Friday, August 15, 2008
Sweet Gillian, Sad (and bad) X-Files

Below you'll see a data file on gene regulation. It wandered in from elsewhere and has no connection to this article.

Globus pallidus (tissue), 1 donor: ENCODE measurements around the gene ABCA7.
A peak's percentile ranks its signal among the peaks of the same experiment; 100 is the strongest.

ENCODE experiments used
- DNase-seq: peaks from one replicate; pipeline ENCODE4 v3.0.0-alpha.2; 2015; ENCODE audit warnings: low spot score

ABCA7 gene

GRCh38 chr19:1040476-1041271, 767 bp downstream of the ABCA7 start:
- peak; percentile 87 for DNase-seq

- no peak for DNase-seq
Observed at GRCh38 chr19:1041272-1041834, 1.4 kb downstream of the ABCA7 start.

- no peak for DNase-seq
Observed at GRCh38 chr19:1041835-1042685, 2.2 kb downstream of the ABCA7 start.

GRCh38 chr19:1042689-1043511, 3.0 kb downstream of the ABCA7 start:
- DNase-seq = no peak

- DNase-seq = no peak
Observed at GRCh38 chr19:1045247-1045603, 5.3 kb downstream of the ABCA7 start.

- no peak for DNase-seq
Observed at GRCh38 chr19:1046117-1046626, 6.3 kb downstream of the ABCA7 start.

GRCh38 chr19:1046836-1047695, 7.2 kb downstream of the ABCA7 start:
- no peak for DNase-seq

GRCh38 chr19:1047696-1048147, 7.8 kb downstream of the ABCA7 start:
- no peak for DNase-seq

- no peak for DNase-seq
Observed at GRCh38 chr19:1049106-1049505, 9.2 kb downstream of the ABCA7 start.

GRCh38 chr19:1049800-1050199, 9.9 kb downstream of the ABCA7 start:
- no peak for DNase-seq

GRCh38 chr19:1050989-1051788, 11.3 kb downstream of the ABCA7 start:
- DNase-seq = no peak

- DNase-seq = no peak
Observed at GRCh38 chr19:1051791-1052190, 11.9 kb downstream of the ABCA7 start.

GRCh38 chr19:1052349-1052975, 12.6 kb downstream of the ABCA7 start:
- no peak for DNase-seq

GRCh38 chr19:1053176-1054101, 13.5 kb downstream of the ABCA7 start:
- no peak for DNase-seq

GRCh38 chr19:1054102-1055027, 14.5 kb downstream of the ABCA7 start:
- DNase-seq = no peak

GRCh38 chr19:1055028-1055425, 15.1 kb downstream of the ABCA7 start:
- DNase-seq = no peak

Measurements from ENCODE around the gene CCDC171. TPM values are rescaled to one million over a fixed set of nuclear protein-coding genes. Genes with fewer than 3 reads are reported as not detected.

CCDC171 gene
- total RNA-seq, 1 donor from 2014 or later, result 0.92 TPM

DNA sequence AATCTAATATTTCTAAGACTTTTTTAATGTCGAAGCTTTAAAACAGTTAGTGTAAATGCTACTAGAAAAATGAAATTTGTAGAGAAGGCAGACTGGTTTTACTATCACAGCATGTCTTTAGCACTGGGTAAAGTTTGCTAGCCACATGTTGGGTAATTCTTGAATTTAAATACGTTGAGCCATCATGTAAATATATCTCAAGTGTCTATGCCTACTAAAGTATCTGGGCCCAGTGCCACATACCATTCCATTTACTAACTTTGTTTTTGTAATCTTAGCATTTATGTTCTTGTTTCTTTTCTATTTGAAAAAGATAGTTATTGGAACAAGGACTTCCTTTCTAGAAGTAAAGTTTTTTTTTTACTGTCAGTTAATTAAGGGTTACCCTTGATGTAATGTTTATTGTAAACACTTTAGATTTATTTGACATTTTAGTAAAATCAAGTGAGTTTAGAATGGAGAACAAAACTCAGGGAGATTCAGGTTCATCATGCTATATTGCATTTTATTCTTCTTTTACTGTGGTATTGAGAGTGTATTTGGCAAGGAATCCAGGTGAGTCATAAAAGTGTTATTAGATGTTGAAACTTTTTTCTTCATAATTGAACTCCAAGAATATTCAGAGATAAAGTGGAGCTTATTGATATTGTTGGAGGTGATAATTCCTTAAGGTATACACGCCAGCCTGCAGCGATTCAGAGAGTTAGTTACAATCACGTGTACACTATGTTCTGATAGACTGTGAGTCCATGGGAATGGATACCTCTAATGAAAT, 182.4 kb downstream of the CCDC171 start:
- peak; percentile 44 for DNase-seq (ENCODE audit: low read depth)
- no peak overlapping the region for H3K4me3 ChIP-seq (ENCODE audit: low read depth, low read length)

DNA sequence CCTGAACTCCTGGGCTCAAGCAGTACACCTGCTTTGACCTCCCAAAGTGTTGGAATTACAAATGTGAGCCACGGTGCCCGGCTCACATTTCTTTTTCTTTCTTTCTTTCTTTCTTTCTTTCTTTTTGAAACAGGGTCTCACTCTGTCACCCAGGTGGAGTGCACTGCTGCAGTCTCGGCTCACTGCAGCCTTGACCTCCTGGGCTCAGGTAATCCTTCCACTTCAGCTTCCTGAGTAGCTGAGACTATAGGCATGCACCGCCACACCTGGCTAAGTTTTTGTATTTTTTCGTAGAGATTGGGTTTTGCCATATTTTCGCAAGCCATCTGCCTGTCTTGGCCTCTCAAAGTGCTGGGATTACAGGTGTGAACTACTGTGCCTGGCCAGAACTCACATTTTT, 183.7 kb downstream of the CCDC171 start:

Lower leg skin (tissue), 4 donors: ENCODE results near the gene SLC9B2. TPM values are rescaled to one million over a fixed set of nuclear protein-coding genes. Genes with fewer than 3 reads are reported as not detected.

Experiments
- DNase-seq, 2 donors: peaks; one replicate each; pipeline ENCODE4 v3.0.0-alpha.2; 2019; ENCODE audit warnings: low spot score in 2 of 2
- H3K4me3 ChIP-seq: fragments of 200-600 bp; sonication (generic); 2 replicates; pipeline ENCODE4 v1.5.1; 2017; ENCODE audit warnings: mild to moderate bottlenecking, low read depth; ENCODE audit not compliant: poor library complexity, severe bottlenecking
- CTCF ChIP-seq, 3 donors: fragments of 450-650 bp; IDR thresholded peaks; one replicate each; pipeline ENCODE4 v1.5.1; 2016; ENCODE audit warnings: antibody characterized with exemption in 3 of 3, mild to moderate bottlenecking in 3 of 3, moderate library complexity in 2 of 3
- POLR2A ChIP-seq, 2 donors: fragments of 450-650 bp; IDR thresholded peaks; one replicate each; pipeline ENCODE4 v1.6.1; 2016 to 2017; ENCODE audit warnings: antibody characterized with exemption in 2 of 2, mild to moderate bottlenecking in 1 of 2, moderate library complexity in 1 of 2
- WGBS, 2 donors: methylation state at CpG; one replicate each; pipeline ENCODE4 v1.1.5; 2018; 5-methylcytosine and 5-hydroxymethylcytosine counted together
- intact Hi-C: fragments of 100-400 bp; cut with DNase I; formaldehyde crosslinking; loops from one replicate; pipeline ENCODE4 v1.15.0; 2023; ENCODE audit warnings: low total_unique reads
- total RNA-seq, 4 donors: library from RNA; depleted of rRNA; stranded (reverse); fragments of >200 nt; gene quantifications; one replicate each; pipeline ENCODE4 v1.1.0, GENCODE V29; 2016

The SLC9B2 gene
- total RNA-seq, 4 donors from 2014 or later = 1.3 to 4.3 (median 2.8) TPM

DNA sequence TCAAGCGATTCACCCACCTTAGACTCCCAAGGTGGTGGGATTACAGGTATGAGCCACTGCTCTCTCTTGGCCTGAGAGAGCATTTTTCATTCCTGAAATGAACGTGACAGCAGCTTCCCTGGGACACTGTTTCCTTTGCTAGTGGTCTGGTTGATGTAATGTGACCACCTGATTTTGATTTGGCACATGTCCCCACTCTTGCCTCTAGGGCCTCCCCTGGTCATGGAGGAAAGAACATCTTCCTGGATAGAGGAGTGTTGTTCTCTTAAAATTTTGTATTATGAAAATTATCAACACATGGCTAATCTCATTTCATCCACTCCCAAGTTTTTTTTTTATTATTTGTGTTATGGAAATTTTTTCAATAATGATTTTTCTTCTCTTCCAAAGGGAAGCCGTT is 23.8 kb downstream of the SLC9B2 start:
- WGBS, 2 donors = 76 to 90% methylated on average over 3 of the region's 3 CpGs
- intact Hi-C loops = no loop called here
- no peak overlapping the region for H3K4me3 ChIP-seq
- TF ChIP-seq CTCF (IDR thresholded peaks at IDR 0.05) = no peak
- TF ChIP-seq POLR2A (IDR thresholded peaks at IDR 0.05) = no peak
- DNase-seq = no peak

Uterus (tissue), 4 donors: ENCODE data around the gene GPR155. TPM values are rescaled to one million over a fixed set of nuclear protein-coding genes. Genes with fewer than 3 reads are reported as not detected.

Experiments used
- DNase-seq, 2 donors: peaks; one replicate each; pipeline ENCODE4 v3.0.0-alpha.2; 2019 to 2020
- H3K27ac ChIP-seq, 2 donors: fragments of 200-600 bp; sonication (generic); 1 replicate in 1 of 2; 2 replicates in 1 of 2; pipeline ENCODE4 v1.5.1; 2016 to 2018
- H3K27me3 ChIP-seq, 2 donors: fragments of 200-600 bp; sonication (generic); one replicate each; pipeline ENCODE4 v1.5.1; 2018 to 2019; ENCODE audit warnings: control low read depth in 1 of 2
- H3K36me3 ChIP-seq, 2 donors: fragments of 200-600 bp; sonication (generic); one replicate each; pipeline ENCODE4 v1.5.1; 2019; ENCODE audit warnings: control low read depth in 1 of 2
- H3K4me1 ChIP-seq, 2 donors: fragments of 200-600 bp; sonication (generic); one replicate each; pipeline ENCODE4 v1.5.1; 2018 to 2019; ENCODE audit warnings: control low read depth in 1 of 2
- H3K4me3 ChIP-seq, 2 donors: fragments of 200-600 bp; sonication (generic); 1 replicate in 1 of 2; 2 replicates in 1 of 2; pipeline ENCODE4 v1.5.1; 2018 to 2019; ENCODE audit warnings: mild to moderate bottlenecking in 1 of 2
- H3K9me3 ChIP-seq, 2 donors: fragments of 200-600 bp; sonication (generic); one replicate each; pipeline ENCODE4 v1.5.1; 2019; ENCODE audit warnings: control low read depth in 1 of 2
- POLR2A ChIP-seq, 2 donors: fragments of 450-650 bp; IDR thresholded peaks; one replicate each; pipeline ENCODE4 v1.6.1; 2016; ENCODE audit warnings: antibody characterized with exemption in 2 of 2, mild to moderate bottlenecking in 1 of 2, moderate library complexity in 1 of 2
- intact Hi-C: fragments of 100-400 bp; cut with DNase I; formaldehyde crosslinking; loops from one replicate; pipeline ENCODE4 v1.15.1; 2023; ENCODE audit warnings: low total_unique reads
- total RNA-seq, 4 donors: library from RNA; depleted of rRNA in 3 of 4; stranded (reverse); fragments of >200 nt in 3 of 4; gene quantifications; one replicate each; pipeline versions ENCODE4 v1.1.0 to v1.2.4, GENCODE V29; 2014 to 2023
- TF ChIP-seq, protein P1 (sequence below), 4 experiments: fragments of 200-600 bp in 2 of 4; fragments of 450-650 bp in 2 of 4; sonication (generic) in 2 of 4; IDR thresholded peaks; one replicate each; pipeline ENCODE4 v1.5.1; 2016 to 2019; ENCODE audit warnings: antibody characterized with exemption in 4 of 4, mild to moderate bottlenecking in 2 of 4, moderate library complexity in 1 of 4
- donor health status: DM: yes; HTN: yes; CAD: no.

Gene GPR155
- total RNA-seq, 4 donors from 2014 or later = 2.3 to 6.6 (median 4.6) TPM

The simple (but sadly true) take on the strangely delayed second X-Files movie (The X-Files: I Want to Believe) is that it rolls out as nothing more than an elongated regular TV-like episode. Creator Chris Carter, answering the complaints of many, has purposefully tossed away the dark and swirly central mythos that both bewitched and bedeviled the show’s legions of loyalists in it’s TV years (1993-2002), but the film plods along like a procedural, despite the plots hints and detours into spiritual questions and ethical dilemmas. It’s a sadly desaturated exercise, all but killing the chance for another movie to follow, and definitely finishing off the desire for further x-filing for any audience other than the most hard core cultists. Gulp, bye-bye my beloved Scully, you television china doll, you, Gillian Armstrong, who epitomized the attractiveness of an overtly intelligent women, a fictional feminine creation who sparked a sexual aura through the characteristics of restraint, reserve, and mystery and made your character whole without an iota of overtness. How sweet it was.